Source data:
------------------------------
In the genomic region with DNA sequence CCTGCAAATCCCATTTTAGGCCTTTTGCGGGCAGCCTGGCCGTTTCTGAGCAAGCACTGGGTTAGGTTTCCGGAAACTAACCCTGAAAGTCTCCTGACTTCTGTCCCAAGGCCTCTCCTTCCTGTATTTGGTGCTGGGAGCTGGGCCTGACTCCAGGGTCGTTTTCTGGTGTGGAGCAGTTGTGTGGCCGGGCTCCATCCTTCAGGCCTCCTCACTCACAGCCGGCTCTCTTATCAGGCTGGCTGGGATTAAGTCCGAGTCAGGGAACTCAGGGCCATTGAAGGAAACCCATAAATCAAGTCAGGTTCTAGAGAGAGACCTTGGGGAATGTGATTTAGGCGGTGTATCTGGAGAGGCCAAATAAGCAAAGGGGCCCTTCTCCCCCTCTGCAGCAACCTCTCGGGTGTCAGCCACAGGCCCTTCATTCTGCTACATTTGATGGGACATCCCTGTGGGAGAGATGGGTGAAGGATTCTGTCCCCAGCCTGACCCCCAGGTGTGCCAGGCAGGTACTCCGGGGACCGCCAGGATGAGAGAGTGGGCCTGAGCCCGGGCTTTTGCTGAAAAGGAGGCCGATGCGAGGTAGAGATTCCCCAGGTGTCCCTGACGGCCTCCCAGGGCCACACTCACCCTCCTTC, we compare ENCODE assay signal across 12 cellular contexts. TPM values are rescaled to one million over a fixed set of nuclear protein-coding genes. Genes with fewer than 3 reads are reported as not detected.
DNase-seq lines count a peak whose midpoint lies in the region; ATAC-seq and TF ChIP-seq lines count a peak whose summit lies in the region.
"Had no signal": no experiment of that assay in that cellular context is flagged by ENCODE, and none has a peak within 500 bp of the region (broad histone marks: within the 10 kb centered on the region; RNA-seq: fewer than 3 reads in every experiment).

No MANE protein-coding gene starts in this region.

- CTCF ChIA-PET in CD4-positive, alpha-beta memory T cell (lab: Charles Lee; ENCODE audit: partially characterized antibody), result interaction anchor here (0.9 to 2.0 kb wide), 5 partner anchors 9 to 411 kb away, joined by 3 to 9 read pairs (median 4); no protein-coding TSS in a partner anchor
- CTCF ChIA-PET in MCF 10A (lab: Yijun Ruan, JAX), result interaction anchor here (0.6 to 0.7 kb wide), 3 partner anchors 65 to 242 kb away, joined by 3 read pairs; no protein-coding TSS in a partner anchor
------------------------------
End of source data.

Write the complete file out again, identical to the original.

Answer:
In the genomic region with DNA sequence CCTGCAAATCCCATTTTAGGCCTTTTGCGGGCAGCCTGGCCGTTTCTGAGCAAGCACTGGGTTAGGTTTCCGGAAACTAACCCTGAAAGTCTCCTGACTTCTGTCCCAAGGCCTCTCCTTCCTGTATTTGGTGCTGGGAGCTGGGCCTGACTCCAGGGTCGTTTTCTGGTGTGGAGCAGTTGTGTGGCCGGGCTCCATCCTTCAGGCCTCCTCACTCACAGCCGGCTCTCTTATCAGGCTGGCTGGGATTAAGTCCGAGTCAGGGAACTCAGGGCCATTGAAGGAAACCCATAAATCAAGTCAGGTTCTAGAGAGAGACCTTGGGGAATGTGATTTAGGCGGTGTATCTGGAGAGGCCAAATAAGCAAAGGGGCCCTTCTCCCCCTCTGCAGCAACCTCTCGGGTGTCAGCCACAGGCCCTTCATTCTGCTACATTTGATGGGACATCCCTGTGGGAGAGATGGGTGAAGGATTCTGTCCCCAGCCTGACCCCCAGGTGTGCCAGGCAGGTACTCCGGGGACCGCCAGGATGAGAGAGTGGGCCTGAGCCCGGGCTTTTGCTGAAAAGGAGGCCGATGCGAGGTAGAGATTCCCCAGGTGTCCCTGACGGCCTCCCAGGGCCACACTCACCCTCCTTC, we compare ENCODE assay signal across 12 cellular contexts. TPM values are rescaled to one million over a fixed set of nuclear protein-coding genes. Genes with fewer than 3 reads are reported as not detected.
DNase-seq lines count a peak whose midpoint lies in the region; ATAC-seq and TF ChIP-seq lines count a peak whose summit lies in the region.
"Had no signal": no experiment of that assay in that cellular context is flagged by ENCODE, and none has a peak within 500 bp of the region (broad histone marks: within the 10 kb centered on the region; RNA-seq: fewer than 3 reads in every experiment).

No MANE protein-coding gene starts in this region.

- CTCF ChIA-PET in CD4-positive, alpha-beta memory T cell (lab: Charles Lee; ENCODE audit: partially characterized antibody), result interaction anchor here (0.9 to 2.0 kb wide), 5 partner anchors 9 to 411 kb away, joined by 3 to 9 read pairs (median 4); no protein-coding TSS in a partner anchor
- CTCF ChIA-PET in MCF 10A (lab: Yijun Ruan, JAX), result interaction anchor here (0.6 to 0.7 kb wide), 3 partner anchors 65 to 242 kb away, joined by 3 read pairs; no protein-coding TSS in a partner anchor